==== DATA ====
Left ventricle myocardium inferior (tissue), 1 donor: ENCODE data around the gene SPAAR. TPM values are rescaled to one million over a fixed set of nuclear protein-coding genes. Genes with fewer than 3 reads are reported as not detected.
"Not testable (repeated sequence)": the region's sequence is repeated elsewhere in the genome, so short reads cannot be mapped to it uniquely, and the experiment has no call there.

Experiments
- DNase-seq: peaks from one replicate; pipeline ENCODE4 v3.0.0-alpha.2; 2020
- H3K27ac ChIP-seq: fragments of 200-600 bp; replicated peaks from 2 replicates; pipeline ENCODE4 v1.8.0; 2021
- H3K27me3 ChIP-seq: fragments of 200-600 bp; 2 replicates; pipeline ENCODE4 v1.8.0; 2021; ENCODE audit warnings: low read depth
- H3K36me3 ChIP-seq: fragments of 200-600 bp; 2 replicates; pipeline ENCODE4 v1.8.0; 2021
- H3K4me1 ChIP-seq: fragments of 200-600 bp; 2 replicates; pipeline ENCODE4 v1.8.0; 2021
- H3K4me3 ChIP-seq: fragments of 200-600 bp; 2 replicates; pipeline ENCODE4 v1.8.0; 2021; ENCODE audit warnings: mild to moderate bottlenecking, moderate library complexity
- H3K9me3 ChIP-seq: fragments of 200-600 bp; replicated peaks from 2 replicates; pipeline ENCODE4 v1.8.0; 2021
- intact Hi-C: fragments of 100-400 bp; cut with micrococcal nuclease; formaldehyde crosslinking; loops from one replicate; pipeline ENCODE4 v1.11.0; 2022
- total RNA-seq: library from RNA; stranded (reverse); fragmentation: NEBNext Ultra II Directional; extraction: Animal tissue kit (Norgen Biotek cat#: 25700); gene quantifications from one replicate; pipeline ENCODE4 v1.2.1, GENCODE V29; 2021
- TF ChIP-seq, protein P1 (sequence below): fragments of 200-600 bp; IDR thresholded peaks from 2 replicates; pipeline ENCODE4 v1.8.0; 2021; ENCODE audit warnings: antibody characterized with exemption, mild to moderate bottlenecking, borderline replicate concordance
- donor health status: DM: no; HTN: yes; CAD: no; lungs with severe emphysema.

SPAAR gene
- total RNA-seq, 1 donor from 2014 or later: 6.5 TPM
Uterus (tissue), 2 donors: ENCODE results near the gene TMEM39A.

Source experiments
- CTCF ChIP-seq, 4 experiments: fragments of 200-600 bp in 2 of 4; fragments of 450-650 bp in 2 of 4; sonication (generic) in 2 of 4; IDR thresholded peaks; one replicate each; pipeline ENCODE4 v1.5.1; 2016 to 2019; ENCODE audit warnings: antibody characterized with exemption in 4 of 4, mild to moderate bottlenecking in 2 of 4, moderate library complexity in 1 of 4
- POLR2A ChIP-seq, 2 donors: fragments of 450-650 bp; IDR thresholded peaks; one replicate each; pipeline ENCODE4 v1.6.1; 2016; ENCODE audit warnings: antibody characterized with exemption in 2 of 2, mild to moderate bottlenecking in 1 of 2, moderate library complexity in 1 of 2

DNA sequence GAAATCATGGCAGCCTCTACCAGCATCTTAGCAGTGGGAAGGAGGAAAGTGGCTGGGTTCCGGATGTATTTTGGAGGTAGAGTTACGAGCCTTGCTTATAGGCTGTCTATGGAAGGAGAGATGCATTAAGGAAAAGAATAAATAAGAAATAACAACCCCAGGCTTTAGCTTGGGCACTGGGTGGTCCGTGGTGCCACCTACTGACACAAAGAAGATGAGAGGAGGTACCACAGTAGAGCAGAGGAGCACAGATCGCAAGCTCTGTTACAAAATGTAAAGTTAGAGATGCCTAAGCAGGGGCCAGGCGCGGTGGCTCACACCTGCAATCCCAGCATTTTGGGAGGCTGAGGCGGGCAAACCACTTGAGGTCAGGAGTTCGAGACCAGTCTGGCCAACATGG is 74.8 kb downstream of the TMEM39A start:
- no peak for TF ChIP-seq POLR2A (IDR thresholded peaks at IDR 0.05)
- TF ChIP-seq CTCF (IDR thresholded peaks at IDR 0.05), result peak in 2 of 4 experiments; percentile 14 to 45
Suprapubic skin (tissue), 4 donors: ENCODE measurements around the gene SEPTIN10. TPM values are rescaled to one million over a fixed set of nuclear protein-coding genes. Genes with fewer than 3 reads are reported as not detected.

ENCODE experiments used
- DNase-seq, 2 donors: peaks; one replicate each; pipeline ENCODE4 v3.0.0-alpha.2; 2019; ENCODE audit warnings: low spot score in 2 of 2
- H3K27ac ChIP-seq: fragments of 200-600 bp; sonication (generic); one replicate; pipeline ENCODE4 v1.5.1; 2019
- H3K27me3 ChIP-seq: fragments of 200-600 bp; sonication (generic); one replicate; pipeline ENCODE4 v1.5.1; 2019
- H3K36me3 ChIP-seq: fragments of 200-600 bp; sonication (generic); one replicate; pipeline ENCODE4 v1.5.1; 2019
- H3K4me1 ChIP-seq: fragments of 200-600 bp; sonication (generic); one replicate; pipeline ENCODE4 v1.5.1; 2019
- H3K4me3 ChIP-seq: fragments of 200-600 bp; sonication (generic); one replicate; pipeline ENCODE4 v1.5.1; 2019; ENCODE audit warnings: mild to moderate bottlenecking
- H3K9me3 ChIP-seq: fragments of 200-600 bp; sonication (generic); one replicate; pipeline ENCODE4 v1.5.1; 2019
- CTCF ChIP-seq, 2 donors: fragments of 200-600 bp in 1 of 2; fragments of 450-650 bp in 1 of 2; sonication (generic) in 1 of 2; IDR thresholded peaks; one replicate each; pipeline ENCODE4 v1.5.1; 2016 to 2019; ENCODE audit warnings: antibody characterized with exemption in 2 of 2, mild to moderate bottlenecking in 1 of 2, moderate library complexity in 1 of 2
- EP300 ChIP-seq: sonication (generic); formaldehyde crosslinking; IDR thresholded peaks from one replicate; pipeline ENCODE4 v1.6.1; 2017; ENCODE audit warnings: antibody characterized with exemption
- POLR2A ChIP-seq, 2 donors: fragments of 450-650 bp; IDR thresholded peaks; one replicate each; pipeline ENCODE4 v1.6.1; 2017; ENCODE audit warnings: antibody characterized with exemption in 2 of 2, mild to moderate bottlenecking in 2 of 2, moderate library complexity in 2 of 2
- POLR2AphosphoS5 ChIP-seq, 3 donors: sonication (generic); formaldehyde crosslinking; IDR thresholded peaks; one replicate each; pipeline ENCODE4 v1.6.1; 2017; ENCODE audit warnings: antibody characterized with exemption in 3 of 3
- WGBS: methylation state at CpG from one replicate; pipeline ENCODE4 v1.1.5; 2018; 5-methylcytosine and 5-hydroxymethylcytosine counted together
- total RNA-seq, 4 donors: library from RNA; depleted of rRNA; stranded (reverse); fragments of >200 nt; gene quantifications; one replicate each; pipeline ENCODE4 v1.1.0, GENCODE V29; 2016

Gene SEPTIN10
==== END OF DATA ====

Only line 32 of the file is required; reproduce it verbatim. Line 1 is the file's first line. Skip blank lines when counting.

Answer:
- H3K9me3 ChIP-seq: fragments of 200-600 bp; sonication (generic); one replicate; pipeline ENCODE4 v1.5.1; 2019